The Ancient Library

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Judaea, Babyloa and even India, for the purpose of collecting all the scientific knowledge that was attainable, and especially of deriving from the foun­tain-heads instruction respecting the less public or mystic cultus of the gods. (Diog. Laert. viii. 2 ; Porph. I.e. 11, 12 ; Iambi. I.e. 14, &c.) The jour­ney to Babylon is possible, and not very unlikely. That Pythagoras visited Egypt, may be regarded as more than probable. Enough of Egypt was known to attract the curiosity of an inquiring Greek, and the intercourse of Samos as well as other parts of Greece with that country is men­tioned. (Herod, ii. 134, 135, iii. 39.) The autho­rities also on the point are numerous (Antiphon. ap. Porph. 7 ; Isocr. Busir. p. 227 ; Cic. de Fin. v. 27 ; Strabo, xiv. p. 638.) The passages in Herodotus, ii. 81, 123, which have been thought to assert or imply the visit of Pythagoras to Egypt, do not, on a more accurate examination, appear to involve any such inference. (Krische, 1. c. p. 6 ; Hitter, Gesch. der Pythagorischen Philosophic, p. 27.) According to one account, of no great authority, and mixed up with much that is absurd and incredible, Polycrates gave Pythagoras a letter of introduction to Amasis* (Diog. Laert. viii. 3.) Still it is not easy to determine how far Pythagoras was indebted to the Egyptian priests, or, indeed, whether he learnt any tiling at all from them. That he was initiated into their profoundest mysteries is in the highest degree improbable. Geometry in Egypt seems to have been chiefly of a practical kind, and the propositions which Pythagoras is said to have discovered are such as to show that the science of geometry was still in its infancy. There was nothing in the symbolical mode of representation which the Py­thagoreans adopted, which bore the distinct traces of an Egyptian origin. The secret religious usages of the Pythagoreans exhibited nothing (so far as can be traced with any degree of probability) but what might have been adopted, quite in the spirit of the Greek religion, by those who knew nothing of Egyptian mysteries; and what was peculiar to Pytha­goras in this respect admits of being referred with greater likelihood to the cultus of the Tyrrhenian Pelasgians, with whom Pythagoras is said to have been connected. (Hitter, Gesch. der Philos. vol. i. p. 363.) Even the doctrine of metempsychosis in­volves nothing which compels us to look to Egypt or the East for its origin. It is rather one of the most obvious sensualistic modes in which the con­tinued existence of the soul could be conceived. Pythagoras might have derived it quite as easily from Pherecydes as from the Egyptians. Greater stress might be laid upon some external observances, such as the refraining from eating beans and fish, were it not that doubt exists even with regard to these. (Aristoxenus denied the fact of the in­terdiction of beans ; see Gellius, N. A. iv. 11.) Nor, in any case, would initiation by the Egyptian priests be necessary to account for it. In short, no foreign influence can be traced, which in any way illustrates or accounts for either the philosophy or the institutions of Pythagoras. These exhibit only what might easily have been developed by a Greek mind exposed to the ordinary influences of the age. Even the ancient authorities point to a similar result in connecting the religious and ascetic pecu­liarities of Pythagoras with the Orphic or Cretan mysteries (Iambi, c. 25 ; Porph. c. 17; Diog. Laert. viii. 3), or the Delphic oracle (Ariston. ap. Diog. Laert. viii. 8, 21; Porph. 41).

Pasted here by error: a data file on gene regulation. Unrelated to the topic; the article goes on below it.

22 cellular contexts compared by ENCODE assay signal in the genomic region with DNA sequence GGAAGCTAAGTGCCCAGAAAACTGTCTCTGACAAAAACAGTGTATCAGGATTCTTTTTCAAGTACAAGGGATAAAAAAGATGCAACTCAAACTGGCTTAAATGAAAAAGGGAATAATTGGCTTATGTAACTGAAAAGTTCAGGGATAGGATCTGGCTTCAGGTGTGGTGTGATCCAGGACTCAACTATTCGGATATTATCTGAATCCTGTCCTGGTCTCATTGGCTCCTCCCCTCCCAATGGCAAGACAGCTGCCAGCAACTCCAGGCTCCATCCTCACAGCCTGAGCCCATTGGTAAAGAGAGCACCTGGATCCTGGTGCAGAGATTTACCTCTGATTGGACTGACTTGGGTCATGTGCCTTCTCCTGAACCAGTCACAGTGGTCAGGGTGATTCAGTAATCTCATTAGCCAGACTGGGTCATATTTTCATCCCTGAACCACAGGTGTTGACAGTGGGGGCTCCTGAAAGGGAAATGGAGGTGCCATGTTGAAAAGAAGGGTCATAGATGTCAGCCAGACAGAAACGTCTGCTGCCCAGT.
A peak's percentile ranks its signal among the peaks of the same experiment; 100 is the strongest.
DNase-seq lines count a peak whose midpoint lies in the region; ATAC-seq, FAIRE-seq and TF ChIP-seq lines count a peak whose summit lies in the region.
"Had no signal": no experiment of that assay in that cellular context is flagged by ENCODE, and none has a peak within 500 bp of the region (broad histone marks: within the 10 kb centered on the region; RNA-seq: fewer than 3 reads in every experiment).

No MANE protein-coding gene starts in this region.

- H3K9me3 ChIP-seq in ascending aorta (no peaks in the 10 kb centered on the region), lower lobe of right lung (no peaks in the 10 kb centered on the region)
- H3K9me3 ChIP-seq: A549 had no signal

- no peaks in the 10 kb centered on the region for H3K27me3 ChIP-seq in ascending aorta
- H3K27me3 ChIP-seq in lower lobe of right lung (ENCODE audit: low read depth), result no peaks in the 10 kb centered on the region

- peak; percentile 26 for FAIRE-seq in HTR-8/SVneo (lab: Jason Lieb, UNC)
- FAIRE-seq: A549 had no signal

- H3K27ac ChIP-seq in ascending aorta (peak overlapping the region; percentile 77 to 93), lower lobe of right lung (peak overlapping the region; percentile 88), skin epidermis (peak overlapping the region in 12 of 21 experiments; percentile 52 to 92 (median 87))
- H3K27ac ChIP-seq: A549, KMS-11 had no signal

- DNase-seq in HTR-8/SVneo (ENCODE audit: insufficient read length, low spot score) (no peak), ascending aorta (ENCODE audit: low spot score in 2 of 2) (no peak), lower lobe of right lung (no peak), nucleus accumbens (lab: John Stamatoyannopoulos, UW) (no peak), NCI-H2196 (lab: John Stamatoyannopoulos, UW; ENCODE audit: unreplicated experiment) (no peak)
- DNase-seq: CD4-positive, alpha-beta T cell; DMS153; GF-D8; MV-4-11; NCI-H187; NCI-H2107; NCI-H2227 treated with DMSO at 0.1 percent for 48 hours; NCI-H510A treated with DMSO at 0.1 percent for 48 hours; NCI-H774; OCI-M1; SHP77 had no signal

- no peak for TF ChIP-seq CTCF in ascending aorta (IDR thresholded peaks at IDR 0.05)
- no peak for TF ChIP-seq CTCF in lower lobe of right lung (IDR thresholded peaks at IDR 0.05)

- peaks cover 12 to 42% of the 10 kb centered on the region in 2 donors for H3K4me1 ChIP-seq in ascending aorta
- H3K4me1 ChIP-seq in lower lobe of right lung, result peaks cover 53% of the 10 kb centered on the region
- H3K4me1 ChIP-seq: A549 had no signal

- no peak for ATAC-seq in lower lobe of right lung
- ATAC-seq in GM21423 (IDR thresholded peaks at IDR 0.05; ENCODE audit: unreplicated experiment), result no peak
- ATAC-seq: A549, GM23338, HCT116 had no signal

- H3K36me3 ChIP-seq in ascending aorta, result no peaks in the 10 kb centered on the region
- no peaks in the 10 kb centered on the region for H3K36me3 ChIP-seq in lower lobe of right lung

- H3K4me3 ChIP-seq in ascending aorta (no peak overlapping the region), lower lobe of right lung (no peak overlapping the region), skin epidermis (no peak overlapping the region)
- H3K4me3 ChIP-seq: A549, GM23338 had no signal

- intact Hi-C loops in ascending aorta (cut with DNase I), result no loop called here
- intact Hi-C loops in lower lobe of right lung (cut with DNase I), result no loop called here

Neither as to the kind and amount of knowledge which Pythagoras acquired, nor as to his definite philosophical views, have we much trustworthy direct evidence. Every thing of the kind men­tioned by Plato and Aristotle is attributed not to Pythagoras, but to the Pythagoreans. We have, however, the testimony of Heracleitus (Diog. Laert. viii. 6, ix. 1, comp. Herod, i. 29, ii. 49, iv. 95), that he was a man of extensive acquirements ; and that of Xenophanes, that he believed in the trans­migration of souls. (Diog. Laert. viii. 36, comp. Arist. de Anima^ i. 3 ; Herod, ii. 123. Xenophanes mentions the story of his interceding on behalf of a dog that was being beaten, professing to recog­nise in its cries the voice of a departed friend, comp. Grote, I.e. vol. iv. p. 528, note.) Pythagoras is said to have pretended that he had been Euphor-bus, the son of Panthus, in the Trojan war, as well as various other characters, a tradesman, a courte­zan, &c. (Porph. 26 ; Pans. ii. 17 ; Diog. Laert. viii. 5; Horace, Od. i. 28,1. 10). He is said to have dis­covered the propositions that the triangle inscribed in a semi-circle is right-angled (Diog. Laert. i. 25), that the square on the hypotenuse of a right-angled triangle is equal to the sum of the squares on the sides (Diog. Laert. viii. 12 ; Plut. Non posse suav. mm sec. Ep. p. 1094). There is a celebrated story of his having discovered the arithmetical relations of the musical scale by observing accidentally the various sounds produced by hammers of different weights striking upon an anvil, and suspending by strings weights equal to those of the different hammers (Porph. in Ptol. Harm. p. 213; Diog. Laert. viii. 12; Nicom. Harm. i. 2, p. 10, Meib.). The retailers of the story of course never took the trouble to verify the experiment, or they would have discovered that different hammers do not produce different sounds from the same anvil, any more than different clappers do from the same bell. Discoveries in astronomy are also attributed to Pythagoras (Diog. Laert. viii. 14 ; Plin. H. N. ii. 8). There can be little doubt that he paid great attention to arithmetic, and its application to weights, measures, and the theory of music ; medi­cine also is mentioned as included in the range of his studies (Diog. Laert. viii. 12, 14, 32). Apart from all direct testimony, however, it might safely have been affirmed, that the very remarkable influ­ence exerted by Pythagoras, and even the fact that he was made the hero of so many marvellous stories, prove him to have been a man both of singular capabilities and of great acquirements. The general tendency of the speculations of the Pythagorean school is evidence that the statements with regard to his mathematical researches are well founded. But whatever weight there may be in the conjecture of Ritter, that through his descent from the Tyrrhenian Pelasgians Pythagoras de­rived by tradition a peculiar and secret cultus, which he needed not so much to alter, as to develop so as to suit his peculiar aims, there can be little doubt that the above-named author is correct in viewing the religious element as the predominant one in his character, and a religious ascendancy in connection with a certain mystic religious system as that which it was his immediate and chief ob­ject to secure. And it was this religious element which made the profoundest impression upon his contemporaries. That they regarded him as stand­ing in a peculiarly close connection with the gods is certain*. The Gk'otoiiiates even identified him